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The Kamaz camp for displaced Afghans
© S Salgado/Amazonas images
Sebastiao Salgado's EXODUS
by Scott Steedman


A wake up call in black & white

Thousands of ant-like miners toil in the mud of a Brazilian gold mine, climbing makeshift ladders with heavy buckets of dirt on their backs. Covered from head to foot with muck, their ragged loincloths barely visible, they are watched by company guards armed with machine guns.
These extraordinary images, like modern pictures of hell on Earth, were among the many highlights of “Workers,” Brazilian photographer Sebastiao Salgado’s monumental and gut-wrenching 1993 survey of manual labor around the world. Now Salgado is back with not one but two new epic collections of black-and-white photographs, this time focusing on the mass movements of people across the globe: “Migrations: Humanity in Transition and The Children: Refugees and Migrants.” Like their subject, the project is staggering in its sweep. Containing 340 photos taken in 40 countries over seven years, the exhibitions that have just opened in Paris, Sao Paolo, New York and Rome will be touring the globe over the next two years, including a special audio and video presentation at the U.N. Millennium Assembly in New York this fall. French TV channel Canal Plus is presently airing 30 three-minute films based on the photos, while the accompanying books are being published simultaneously in seven languages, including English (Aperture) and French (Exodes and Les Enfants de l'Exode, De La Martinière).
The really good news is that the pictures themselves are well worth the fuss. The subjects — refugees in Kosovo and Bosnia, camps in Rwanda, street kids in Sao Paolo, Mexicans crossing into Texas — are full of suffering and sadness. But Salgado never goes for cheap horror or sentimentality. These are real people caught up in horrible events, struggling to maintain their dignity.
In many ways Salgado is a journalist motivated by his political beliefs: a great deal of these pictures first appeared in reportages commissioned by magazines like Paris Match. But he is also an artist who creates beautiful, stirring images, using light and shadow and unusual framing to extraordinary effect. The best pictures, including shots of Sudanese boys hiding from conscription in the civil war, are magnificent marriages of the personal and the political, of journalism and art. This is an exhibition overflowing with marvels. Cancel that boring work appointment and go marvel for yourself.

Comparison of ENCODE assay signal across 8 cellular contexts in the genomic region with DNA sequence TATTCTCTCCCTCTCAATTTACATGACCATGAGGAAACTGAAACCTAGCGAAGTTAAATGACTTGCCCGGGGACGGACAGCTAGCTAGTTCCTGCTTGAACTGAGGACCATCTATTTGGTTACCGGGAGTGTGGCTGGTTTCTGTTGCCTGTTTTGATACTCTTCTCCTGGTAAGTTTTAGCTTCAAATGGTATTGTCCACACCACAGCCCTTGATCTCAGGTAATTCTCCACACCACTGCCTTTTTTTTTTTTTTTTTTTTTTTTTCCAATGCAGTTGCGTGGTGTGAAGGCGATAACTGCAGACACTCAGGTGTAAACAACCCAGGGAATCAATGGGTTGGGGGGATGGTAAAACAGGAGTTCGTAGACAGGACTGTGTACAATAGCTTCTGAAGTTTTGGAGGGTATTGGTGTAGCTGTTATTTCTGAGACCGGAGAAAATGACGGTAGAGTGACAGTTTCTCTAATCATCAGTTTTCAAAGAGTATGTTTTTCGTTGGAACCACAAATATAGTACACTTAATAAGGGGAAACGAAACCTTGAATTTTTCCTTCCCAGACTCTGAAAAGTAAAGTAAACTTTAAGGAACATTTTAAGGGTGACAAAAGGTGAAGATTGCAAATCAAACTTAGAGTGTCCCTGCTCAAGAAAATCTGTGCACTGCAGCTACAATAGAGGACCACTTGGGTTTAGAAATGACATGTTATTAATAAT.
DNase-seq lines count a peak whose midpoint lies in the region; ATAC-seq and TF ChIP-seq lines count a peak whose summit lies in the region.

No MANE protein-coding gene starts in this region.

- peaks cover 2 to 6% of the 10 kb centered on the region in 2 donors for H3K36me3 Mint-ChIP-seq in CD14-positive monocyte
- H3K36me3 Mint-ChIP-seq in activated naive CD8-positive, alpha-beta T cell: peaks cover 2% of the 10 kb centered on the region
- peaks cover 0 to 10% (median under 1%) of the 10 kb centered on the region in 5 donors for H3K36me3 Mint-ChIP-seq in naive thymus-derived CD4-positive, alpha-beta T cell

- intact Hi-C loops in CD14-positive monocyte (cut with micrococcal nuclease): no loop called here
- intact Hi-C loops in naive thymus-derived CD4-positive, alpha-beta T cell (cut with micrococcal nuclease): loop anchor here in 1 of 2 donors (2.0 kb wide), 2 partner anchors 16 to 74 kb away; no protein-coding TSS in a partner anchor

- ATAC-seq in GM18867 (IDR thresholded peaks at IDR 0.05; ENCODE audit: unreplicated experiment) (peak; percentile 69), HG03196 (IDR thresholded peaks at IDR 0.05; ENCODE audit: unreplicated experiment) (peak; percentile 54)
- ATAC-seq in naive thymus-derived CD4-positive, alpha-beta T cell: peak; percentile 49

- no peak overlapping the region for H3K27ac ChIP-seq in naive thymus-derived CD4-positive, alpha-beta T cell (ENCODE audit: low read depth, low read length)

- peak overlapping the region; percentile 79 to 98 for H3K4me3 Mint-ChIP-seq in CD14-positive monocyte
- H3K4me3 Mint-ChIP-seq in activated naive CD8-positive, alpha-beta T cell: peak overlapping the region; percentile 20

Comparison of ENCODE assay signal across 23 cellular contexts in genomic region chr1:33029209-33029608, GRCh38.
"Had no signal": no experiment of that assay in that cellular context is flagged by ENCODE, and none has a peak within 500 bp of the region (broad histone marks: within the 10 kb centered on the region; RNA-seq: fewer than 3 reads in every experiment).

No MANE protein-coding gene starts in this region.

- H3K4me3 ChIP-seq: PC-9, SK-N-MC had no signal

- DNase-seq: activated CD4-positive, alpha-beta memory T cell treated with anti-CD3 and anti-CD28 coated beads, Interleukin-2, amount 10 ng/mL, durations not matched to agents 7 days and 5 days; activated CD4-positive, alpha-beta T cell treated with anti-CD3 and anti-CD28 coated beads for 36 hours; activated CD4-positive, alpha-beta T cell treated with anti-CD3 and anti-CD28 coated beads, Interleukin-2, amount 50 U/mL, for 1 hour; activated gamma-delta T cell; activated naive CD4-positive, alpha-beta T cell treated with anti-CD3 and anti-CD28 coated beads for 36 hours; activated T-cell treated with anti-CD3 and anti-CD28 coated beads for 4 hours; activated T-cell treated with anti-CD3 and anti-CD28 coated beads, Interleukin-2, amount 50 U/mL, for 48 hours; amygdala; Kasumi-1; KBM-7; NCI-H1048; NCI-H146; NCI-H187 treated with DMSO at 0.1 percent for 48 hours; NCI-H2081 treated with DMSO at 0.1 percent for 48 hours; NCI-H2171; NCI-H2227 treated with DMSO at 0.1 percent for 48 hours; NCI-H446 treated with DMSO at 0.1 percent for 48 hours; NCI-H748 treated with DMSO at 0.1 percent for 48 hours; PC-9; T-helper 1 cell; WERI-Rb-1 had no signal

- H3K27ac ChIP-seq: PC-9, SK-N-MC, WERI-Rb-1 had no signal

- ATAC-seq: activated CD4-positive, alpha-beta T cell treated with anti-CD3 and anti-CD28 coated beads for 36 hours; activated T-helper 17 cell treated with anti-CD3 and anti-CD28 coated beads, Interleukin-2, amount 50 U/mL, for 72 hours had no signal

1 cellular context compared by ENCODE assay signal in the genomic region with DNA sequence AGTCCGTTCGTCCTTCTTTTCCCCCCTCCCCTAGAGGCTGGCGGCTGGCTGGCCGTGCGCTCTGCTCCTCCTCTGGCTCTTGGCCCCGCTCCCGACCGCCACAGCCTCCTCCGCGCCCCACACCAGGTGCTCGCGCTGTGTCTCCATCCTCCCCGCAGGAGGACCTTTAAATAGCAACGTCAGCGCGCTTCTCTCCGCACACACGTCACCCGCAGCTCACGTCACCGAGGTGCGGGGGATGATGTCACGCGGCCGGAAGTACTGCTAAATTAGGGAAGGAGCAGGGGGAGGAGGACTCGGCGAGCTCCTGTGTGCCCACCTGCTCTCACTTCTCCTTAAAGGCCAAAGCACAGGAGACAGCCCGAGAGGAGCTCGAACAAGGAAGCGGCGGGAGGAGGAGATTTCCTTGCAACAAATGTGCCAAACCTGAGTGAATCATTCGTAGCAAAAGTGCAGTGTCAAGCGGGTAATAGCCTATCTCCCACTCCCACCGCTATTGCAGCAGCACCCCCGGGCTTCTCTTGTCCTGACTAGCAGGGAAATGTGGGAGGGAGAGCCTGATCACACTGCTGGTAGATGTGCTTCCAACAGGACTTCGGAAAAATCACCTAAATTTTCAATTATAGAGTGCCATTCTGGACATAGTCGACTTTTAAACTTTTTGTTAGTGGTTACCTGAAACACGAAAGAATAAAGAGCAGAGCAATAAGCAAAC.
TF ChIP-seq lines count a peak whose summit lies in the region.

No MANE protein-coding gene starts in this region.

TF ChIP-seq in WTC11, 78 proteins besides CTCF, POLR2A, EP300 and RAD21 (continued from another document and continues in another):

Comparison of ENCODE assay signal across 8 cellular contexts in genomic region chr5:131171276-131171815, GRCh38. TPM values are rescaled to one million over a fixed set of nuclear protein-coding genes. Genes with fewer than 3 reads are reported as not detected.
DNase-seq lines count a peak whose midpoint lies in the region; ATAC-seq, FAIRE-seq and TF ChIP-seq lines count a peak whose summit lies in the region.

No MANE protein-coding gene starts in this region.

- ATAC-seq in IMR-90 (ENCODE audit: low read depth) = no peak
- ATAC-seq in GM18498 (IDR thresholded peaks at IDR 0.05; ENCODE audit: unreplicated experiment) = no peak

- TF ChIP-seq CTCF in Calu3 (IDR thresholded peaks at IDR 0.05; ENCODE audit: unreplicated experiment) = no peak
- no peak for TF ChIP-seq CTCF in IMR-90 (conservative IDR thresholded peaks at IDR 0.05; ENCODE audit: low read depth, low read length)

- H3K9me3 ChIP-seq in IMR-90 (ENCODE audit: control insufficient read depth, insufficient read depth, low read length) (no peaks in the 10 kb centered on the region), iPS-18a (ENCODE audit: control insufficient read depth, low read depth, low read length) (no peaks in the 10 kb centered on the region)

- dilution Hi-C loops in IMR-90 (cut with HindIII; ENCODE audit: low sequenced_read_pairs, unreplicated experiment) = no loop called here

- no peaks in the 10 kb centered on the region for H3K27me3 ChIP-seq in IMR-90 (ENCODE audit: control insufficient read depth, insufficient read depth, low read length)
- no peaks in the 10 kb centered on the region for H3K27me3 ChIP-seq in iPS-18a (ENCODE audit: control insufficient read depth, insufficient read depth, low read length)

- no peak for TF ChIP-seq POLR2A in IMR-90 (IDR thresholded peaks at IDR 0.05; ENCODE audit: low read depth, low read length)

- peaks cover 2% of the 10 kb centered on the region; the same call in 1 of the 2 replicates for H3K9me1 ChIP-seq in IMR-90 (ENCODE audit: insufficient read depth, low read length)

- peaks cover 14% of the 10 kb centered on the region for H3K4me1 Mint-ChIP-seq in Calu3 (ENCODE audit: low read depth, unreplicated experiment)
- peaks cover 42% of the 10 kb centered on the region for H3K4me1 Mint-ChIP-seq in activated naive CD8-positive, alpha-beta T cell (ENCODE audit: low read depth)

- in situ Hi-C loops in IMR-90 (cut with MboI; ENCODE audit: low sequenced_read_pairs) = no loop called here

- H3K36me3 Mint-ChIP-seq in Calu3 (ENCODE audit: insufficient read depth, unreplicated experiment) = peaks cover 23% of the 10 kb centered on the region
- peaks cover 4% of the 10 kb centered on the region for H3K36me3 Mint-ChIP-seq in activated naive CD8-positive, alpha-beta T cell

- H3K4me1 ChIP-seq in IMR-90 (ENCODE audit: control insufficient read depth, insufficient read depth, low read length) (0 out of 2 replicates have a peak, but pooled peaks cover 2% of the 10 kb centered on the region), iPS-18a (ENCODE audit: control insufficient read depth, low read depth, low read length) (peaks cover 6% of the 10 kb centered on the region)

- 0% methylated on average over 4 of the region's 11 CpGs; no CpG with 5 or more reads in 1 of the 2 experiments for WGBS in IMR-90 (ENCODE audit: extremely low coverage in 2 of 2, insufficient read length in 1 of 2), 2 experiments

Sebastiao Salgado has won virtually every major photographic prize and has twice been named Photographer of the Year by the International Center of Photography. His twin exhibitions Exodes and Les Enfants de l’Exode are on display at La Maison Européenne de la Photographie, 5-7, rue de Fourcy, 4e, Mº Pont-Marie or St-Paul, to Sept 3; open Wed-Sun, 10am to 7pm. A show of portraits and interviews conducted by the photographer is screened every Friday at 6pm in the auditorium, while Salgado himself will be present to answer questions at 6pm on Friday June 23.

"Sans moi"


Desplechin's urban tale of two women targets anglo readers

Would you like a cup of tea? A jellied apricot?” What better place to interview Marie Desplechin than in her chaotic and cosy kitchen, the shelves piled high with spices and lentils, her 4-year-old’s clothes drying over the sink. A lot of her wonderful first novel, “Sans Moi,” takes place in a similar kitchen, where the unnamed narrator takes refuge to cook and tackle her sorrows by drinking vodka from mustard glasses.
Like her novel, Desplechin is charming and straightforward, with a ferocious intelligence cloaked by a gentle modesty and humor. She seems genuinely surprised by the book’s success since it appeared 18 months ago: rave reviews, huge sales, the rights sold in 14 languages including Turkish and Vietnamese, and now an English translation, from British publisher Granta.
The novel tells a simple story, the odd friendship that develops between two women with nothing in common: the narrator and her new babysitter, Olivia. The first is a well-educated single mother with everything going for her: two charming kids, a nice apartment, a lucrative job. The second is a basket case, an abused child who was raped by her foster father, semi-literate, with no skills and a serious drug habit. “Of the prize-winning lineup of liars and addicts life had thrown at me, she took the palm, the laurel wreath, the entire triumphal arch,” the narrator reflects. “It was also clear on the day after we met that I felt as if I’d known her forever.”